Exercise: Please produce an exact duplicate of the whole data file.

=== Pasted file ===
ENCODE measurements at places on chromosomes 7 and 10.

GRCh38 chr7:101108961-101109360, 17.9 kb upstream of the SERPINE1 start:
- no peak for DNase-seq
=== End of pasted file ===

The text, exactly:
ENCODE measurements at places on chromosomes 7 and 10.

GRCh38 chr7:101108961-101109360, 17.9 kb upstream of the SERPINE1 start:
- no peak for DNase-seq